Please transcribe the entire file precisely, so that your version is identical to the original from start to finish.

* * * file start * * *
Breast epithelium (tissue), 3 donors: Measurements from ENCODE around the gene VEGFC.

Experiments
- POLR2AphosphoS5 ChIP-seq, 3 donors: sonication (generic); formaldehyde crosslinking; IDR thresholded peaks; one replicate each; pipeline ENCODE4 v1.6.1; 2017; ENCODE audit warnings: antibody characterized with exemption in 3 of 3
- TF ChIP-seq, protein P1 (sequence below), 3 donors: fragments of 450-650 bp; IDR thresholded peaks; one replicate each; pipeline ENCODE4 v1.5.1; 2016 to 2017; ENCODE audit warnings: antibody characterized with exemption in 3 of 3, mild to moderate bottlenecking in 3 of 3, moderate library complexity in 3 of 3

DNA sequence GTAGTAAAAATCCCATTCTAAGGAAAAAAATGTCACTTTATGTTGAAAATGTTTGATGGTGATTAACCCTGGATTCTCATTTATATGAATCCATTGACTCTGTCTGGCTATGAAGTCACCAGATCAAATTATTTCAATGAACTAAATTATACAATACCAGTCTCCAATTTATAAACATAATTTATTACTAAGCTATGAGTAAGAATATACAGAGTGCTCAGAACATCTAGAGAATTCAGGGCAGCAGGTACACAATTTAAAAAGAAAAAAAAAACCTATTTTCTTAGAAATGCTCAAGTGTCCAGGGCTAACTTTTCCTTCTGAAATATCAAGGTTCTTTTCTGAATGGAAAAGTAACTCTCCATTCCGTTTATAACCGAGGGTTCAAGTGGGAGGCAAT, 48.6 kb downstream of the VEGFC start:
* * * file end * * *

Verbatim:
Breast epithelium (tissue), 3 donors: Measurements from ENCODE around the gene VEGFC.

Experiments
- POLR2AphosphoS5 ChIP-seq, 3 donors: sonication (generic); formaldehyde crosslinking; IDR thresholded peaks; one replicate each; pipeline ENCODE4 v1.6.1; 2017; ENCODE audit warnings: antibody characterized with exemption in 3 of 3
- TF ChIP-seq, protein P1 (sequence below), 3 donors: fragments of 450-650 bp; IDR thresholded peaks; one replicate each; pipeline ENCODE4 v1.5.1; 2016 to 2017; ENCODE audit warnings: antibody characterized with exemption in 3 of 3, mild to moderate bottlenecking in 3 of 3, moderate library complexity in 3 of 3

DNA sequence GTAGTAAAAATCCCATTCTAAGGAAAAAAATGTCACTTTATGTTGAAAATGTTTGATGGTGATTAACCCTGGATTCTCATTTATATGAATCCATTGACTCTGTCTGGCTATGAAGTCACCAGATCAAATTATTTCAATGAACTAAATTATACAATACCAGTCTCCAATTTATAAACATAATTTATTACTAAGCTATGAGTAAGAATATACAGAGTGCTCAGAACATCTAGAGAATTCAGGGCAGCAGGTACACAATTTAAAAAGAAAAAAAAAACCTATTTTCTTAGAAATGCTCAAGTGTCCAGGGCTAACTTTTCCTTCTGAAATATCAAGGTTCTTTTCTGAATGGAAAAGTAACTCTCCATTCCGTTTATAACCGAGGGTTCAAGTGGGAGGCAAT, 48.6 kb downstream of the VEGFC start: